In one form of the present invention, it is preferred to have an integrated thermal processing operation for the integral mold 45. The integrated thermal processing will include firing the green state mold 45, burning out the unwanted materials in the green state mold, and preheating the mold to the desired temperature necessary for casting the desired microstructure. The molds after the firing and sintering operation are then cooled, inspected, repaired as necessary and prepared for casting. Thereafter, the mold is elevated to the temperature desired for preheating the mold. In a more preferred form, each of these steps occur in the same furnace in a substantially continuous fashion. Elimination of thermal cycling of the mold will enhance the ability to cast hollow structures with intricate/delicate passages.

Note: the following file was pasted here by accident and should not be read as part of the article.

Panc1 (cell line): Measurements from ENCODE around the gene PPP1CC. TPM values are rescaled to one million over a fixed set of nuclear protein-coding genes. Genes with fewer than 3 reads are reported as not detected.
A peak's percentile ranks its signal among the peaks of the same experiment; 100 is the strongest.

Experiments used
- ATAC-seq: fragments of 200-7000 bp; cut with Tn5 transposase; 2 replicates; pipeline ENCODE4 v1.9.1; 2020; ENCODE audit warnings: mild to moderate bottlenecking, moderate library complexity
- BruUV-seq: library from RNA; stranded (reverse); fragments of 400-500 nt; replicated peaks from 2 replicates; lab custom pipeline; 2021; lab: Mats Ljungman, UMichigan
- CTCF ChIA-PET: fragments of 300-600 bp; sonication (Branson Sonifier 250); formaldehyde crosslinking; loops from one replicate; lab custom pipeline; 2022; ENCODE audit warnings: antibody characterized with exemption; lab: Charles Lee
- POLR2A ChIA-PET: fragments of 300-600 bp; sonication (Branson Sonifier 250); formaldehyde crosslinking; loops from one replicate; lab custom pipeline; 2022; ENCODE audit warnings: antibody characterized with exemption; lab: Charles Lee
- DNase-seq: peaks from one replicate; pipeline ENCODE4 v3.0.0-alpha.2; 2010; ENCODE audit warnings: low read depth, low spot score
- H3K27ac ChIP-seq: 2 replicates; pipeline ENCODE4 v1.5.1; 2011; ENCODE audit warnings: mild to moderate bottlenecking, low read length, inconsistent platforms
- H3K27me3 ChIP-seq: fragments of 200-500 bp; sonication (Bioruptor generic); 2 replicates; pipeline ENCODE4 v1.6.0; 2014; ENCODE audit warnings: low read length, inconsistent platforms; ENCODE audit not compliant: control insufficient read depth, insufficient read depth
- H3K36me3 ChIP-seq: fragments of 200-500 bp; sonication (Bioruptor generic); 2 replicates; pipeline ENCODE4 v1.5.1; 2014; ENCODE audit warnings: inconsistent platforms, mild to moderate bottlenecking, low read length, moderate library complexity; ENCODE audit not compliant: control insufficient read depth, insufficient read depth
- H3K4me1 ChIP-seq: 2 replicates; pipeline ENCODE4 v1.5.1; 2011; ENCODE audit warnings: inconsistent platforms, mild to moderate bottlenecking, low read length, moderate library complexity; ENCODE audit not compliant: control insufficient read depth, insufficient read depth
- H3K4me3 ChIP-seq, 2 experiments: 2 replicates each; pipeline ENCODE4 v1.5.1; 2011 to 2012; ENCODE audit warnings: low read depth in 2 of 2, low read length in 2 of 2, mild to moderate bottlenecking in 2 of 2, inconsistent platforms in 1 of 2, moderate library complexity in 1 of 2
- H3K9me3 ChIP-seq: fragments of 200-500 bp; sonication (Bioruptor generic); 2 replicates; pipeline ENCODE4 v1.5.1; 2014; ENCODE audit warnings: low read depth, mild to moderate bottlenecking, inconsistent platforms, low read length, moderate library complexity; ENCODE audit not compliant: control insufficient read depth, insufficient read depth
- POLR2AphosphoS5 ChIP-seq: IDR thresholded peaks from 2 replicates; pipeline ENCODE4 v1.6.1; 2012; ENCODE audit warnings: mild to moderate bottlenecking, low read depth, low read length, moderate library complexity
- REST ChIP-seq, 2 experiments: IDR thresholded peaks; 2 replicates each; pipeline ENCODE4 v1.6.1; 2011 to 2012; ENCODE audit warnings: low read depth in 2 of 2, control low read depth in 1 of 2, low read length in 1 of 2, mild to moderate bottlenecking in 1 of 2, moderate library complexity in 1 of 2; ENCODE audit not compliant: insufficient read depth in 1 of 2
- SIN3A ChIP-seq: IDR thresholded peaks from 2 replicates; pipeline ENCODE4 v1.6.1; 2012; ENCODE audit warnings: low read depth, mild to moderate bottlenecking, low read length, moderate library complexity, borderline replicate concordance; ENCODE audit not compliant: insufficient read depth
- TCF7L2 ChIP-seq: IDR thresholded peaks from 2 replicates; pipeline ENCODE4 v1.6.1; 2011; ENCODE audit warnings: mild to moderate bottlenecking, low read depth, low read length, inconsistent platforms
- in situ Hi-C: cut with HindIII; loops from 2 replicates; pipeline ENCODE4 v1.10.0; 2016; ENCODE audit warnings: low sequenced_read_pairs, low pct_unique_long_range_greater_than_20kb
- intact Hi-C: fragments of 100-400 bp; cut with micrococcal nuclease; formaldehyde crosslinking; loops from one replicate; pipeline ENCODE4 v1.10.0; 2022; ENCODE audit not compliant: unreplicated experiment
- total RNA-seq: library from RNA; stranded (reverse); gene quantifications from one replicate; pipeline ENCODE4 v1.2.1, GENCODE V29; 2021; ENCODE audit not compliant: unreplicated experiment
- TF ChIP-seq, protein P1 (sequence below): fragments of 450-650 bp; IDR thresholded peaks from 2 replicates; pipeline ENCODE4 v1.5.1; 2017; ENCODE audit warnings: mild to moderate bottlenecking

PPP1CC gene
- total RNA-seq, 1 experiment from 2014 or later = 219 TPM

With reference to FIG. 32, there is depicted a functional representation of a casting apparatus 420 for delivering a charge of molten metal 108 to a casting mold, such as the mold container 80 with integral mold 45 therein. The present invention contemplates a casting apparatus that functions in a substantially continuous or a batch processing fashion. The casting mold utilized with the casting apparatus is not intended to be limited herein to a specific mold style or construction. The casting apparatus includes a precision molten metal delivery system 106 that is located within a furnace 107. In a preferred form of the present invention, the furnace 107 is defined by a dual chambered vacuum furnace. However, it is understood that other types of furnaces such as air melt or pressurized casting furnaces are contemplated herein. The precision molten metal delivery system for discharging a quantity of molten metal to the mold 80 is located within an environmentally controlled chamber 109. The molten metal delivery system 106 is fed molten metal from beneath the surface of the molten metal within a crucible 1 11. A supply of metal material 1 10 passes into the chamber 109 and is melted within the crucible 111. The supply of metal material within the crucible is heated to a super heated state, and for the alloys associated with casting turbine engine components the super heat is in the range of 350-400° Fahrenheit. However, it is understood that other super heat temperatures for these alloys and other types of metals is contemplated herein.